A couple going through a divorce must team up to find their son who has disappeared during one of their bitter arguments.

Loveless issues two stark warnings to its audience: don’t let your resentment for another render you without love for anyone, and don’t trust movie trailers. While the film’s two-minute long preview promises a dark, haunting, thriller, what the film delivers is a politically charged quagmire of despair that isn’t half as clever as it thinks it is.

The film’s opening minutes are composed of long, static wide shots and silence, which give fill the audience with a palpable sense of unease. After the silence breaks, we are introduced to Alyosha (Matvey Novikov), son of Zhenya and Boris (Maryana Spivak and Aleksey Rozin) and perhaps the only likeable character in the movie.
See full article at Flickeringmyth »

'Loveless' Review: Bad Parenting as Putin-Era Metaphor in Devastating Russian Drama

'Loveless' Review: Bad Parenting as Putin-Era Metaphor in Devastating Russian Drama
When is a bad marriage something more than a bad marriage? The answer: When Andrey Zvyagintsev (The Return, Elena) writes and directs a movie about it and turns the result into a mesmerizing meditation on the state of Russia today. Loveless is not an overtly political film, but it resonates with unease about the failure of government to serve the neediest (a fault not limited to Russia) and citizens too selfish to see past their own selfies (also not limited to Russia).

The time is 2012, and Putin is determined to annex Crimea.
See full article at Rolling Stone »

Loveless Movie Review

Loveless Movie Review
Loveless (Nelyubov) Sony Pictures Classics Director: Andrey Zvyagintsev Screenwriter: Oleg Negin, Andrey Zvyagintsev Cast: Maryana Spivak, Alexey Rozin, Matvey Novikov, Marina Vasilyeva, Andrid Keishs, Alexey Fateev Screened at: Critics’ DVD, NYC, 11/27/17 Opens: February 26, 2017 but early December 2017 for one week for awards consideration. You’re of course familiar with the chorus of Van […]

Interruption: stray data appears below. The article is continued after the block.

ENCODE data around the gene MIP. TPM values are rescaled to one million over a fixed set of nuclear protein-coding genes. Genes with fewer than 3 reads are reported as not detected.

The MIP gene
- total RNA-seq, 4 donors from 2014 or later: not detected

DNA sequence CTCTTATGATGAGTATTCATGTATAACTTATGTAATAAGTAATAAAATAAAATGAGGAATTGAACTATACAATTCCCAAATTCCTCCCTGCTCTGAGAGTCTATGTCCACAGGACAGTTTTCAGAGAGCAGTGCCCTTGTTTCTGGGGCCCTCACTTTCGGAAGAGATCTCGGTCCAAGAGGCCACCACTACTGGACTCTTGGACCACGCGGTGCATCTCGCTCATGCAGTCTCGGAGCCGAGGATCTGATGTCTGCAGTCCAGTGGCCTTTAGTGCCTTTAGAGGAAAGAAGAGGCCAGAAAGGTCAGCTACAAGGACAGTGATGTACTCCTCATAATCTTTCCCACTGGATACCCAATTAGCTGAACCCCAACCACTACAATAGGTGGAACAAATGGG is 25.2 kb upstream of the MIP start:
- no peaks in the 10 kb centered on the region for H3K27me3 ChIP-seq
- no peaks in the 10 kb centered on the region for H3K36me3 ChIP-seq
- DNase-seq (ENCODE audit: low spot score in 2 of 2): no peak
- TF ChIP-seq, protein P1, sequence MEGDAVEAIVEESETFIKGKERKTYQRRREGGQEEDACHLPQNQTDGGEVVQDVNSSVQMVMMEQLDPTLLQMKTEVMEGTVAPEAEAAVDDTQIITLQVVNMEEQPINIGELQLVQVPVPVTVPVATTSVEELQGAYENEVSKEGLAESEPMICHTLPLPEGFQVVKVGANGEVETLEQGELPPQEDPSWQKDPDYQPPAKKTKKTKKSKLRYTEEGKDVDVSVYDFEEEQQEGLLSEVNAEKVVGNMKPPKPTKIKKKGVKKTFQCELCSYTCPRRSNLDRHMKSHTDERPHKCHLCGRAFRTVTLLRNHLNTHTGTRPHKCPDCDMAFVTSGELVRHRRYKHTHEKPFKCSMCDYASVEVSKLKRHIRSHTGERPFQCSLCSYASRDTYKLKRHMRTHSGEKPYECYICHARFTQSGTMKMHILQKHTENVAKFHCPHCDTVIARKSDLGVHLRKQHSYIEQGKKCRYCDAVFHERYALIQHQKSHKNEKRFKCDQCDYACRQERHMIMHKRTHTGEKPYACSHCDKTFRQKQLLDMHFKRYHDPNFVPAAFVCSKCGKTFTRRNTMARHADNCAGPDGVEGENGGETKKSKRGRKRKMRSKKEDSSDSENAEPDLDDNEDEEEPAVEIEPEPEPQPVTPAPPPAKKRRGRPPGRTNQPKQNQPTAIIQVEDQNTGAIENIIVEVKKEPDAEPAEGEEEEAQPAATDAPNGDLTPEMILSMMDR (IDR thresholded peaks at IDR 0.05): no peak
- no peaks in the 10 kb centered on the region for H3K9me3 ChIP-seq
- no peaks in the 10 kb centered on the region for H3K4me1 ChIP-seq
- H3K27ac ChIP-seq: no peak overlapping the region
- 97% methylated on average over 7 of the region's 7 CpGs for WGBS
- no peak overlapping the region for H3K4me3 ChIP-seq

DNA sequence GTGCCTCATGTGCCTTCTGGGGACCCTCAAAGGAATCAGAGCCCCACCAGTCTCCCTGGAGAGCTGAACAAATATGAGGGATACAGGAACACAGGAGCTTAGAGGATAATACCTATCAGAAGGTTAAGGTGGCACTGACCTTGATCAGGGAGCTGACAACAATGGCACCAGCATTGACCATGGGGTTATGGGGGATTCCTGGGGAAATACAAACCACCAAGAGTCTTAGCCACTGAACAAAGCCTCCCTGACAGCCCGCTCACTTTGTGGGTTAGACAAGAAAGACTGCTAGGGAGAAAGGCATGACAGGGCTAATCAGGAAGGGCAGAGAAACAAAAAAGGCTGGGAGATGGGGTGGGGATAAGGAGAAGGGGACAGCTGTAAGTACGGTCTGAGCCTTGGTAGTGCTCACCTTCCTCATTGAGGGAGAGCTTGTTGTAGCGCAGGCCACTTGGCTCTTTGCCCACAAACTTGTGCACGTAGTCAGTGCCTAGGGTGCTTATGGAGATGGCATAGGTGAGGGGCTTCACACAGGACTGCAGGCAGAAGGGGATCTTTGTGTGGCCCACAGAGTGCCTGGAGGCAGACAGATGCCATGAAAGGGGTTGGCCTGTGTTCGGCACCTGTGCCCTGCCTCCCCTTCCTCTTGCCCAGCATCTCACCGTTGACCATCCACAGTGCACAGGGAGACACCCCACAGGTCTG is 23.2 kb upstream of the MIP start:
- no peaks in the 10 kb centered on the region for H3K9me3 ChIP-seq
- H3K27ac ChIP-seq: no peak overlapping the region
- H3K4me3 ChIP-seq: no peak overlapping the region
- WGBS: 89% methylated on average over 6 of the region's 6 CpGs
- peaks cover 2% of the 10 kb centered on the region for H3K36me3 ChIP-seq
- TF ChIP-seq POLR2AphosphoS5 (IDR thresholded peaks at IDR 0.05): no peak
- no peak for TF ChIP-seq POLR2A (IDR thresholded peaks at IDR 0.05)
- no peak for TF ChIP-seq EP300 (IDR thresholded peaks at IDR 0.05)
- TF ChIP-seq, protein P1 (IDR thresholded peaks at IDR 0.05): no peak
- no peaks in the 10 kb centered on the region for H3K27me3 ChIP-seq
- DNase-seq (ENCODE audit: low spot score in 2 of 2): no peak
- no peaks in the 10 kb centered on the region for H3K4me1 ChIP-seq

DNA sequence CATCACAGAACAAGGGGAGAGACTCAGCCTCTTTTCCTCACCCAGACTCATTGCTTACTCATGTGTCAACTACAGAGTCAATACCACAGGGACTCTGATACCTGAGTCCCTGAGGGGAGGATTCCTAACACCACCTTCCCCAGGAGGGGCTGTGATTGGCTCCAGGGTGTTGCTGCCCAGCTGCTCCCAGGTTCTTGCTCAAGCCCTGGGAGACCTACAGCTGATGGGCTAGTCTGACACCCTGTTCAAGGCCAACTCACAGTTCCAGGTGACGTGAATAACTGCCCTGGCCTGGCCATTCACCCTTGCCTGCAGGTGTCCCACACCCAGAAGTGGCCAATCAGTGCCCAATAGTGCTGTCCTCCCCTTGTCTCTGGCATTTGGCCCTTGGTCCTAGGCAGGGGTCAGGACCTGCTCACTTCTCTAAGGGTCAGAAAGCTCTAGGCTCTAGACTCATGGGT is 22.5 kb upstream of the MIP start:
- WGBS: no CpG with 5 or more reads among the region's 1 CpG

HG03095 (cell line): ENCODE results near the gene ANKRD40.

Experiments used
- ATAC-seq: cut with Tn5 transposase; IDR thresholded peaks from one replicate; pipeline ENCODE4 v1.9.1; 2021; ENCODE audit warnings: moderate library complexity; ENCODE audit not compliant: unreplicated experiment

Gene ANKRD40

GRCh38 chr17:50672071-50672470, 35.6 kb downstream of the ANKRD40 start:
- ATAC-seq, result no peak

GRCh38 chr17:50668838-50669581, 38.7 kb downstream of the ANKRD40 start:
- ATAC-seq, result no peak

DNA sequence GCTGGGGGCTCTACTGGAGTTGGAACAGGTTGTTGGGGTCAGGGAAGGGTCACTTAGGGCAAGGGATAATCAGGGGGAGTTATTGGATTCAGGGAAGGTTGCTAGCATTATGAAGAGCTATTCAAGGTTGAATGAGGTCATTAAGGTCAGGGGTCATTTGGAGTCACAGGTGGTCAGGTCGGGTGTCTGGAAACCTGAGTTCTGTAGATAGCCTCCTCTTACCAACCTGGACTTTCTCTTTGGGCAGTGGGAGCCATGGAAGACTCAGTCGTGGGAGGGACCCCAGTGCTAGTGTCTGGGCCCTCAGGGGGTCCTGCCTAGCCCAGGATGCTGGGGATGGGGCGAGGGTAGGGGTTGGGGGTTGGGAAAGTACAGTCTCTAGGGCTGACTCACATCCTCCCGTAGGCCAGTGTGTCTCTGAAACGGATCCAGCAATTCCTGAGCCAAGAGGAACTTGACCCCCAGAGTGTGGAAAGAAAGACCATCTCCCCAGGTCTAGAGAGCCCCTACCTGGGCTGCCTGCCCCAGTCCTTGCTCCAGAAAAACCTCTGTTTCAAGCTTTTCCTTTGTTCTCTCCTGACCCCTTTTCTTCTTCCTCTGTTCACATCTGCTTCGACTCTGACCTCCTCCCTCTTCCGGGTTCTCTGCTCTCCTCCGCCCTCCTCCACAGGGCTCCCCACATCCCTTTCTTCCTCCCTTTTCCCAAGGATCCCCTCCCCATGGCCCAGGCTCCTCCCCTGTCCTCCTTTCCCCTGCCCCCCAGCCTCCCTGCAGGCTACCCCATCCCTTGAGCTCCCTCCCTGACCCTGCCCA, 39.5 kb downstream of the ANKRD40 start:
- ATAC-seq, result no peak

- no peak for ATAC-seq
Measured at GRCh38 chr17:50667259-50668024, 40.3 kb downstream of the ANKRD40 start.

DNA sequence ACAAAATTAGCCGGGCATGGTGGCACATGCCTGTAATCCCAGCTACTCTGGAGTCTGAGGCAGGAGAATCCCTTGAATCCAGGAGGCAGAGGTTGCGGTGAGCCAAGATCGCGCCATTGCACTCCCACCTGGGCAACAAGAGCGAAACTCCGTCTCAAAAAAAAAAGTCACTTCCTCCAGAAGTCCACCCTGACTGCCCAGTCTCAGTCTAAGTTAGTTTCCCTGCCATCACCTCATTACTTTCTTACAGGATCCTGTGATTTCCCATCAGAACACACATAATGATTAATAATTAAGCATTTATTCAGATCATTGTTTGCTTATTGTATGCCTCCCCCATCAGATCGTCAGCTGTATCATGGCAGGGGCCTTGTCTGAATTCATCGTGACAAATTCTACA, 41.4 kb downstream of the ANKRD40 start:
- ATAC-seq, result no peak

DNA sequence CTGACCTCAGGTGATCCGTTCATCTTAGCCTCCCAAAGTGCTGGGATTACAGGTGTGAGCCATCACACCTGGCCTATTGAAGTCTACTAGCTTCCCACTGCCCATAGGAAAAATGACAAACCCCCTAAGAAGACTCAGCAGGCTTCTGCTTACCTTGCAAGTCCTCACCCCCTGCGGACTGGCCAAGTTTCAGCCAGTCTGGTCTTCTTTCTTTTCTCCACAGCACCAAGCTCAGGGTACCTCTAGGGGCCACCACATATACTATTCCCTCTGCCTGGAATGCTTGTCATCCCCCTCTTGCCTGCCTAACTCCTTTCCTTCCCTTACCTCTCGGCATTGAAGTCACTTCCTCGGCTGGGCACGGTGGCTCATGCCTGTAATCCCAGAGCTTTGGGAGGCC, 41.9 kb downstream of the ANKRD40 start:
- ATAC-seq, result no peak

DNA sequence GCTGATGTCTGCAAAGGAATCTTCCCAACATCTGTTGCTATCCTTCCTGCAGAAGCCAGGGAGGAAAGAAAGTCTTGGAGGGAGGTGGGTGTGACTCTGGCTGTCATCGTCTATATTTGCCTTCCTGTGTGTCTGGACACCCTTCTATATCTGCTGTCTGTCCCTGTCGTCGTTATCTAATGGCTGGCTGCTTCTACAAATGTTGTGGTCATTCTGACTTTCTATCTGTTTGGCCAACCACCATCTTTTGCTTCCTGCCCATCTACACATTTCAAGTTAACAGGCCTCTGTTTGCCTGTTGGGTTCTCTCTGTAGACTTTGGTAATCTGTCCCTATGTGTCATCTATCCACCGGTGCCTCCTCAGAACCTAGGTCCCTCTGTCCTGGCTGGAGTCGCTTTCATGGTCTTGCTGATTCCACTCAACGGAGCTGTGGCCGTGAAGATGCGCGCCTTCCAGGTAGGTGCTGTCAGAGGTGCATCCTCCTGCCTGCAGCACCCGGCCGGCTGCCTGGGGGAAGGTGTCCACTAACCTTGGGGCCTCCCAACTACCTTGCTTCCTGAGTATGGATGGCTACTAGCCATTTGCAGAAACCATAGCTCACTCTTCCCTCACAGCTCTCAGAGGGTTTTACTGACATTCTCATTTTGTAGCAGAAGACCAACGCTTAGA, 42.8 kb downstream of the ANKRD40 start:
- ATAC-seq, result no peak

The post Loveless Movie Review appeared first on Shockya.com.
See full article at ShockYa »

Cannes Winning Best Actor and Lanthimos' Quirky 'Family' Thriller Academy Award Chances?

'120 Beats per Minute' trailer: Robin Campillo's AIDS movie features plenty of drama and a clear sociopolitical message. AIDS drama makes Pedro Almodóvar cry – but will Academy members tear up? (See previous post re: Cannes-Oscar connection.) In case France submits it to the 2018 Best Foreign Language Film Oscar, screenwriter-director Robin Campillo's AIDS drama 120 Beats per Minute / 120 battements par minute, about the Paris Act Up chapter in the early 1990s, could quite possibly land a nomination. The Grand Prix (Cannes' second prize), international film critics' Fipresci prize, and Queer Palm winner offers a couple of key ingredients that, despite its gay sex scenes, should please a not insignificant segment of the Academy membership: emotionalism and a clear sociopolitical message. When discussing the film after the presentation of the Palme d'Or, Pedro Almodóvar (and, reportedly, jury member Jessica Chastain) broke into tears. Some believed, in fact, that 120 Beats per Minute
See full article at Alt Film Guide »